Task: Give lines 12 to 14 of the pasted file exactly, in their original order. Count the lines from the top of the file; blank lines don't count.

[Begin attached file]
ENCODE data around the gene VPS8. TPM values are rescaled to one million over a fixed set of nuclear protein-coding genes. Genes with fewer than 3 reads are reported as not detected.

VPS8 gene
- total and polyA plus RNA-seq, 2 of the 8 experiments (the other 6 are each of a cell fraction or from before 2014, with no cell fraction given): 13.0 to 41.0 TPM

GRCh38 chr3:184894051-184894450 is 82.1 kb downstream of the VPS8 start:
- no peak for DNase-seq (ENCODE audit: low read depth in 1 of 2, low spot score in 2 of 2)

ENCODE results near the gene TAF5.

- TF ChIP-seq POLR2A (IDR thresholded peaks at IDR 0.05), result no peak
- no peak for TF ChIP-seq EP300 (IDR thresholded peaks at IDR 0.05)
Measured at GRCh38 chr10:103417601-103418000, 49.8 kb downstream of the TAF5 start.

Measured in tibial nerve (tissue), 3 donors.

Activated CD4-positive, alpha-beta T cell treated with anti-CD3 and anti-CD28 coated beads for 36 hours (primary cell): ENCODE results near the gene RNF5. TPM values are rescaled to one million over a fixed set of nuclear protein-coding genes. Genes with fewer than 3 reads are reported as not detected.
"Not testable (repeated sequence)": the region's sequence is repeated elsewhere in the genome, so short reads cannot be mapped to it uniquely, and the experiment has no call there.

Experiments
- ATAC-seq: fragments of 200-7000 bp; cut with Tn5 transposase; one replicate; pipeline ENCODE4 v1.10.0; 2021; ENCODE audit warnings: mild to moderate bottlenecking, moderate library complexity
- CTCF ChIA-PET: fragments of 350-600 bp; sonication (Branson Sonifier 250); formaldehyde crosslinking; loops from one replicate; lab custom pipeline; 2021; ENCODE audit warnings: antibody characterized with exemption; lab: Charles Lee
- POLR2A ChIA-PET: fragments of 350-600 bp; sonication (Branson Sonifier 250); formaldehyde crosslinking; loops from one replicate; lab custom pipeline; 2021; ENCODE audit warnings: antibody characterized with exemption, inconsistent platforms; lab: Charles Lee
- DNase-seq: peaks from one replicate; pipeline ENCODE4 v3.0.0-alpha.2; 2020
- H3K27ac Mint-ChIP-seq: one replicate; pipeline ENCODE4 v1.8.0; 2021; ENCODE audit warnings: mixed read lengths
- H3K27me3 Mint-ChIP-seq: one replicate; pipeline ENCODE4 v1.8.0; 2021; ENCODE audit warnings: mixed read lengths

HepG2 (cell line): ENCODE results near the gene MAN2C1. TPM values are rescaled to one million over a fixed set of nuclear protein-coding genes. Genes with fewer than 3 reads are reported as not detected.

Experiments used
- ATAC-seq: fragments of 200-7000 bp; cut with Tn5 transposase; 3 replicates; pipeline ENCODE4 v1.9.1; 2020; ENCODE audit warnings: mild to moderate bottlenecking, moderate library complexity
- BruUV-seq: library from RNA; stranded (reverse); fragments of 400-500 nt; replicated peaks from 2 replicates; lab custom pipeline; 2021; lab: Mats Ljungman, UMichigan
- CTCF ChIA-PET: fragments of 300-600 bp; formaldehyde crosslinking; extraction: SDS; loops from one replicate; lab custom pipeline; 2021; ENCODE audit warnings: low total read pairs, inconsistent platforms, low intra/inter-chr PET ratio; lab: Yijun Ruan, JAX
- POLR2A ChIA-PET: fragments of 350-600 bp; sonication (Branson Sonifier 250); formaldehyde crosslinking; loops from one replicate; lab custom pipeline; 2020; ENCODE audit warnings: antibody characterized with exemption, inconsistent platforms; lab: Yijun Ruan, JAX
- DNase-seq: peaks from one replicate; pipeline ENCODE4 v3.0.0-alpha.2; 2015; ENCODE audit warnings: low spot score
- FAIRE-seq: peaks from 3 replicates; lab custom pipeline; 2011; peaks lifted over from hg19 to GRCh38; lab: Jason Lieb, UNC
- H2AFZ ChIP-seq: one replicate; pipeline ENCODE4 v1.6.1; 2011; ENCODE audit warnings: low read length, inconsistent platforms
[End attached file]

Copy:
"Not testable (repeated sequence)": the region's sequence is repeated elsewhere in the genome, so short reads cannot be mapped to it uniquely, and the experiment has no call there.

Experiments
- ATAC-seq: fragments of 200-7000 bp; cut with Tn5 transposase; one replicate; pipeline ENCODE4 v1.10.0; 2021; ENCODE audit warnings: mild to moderate bottlenecking, moderate library complexity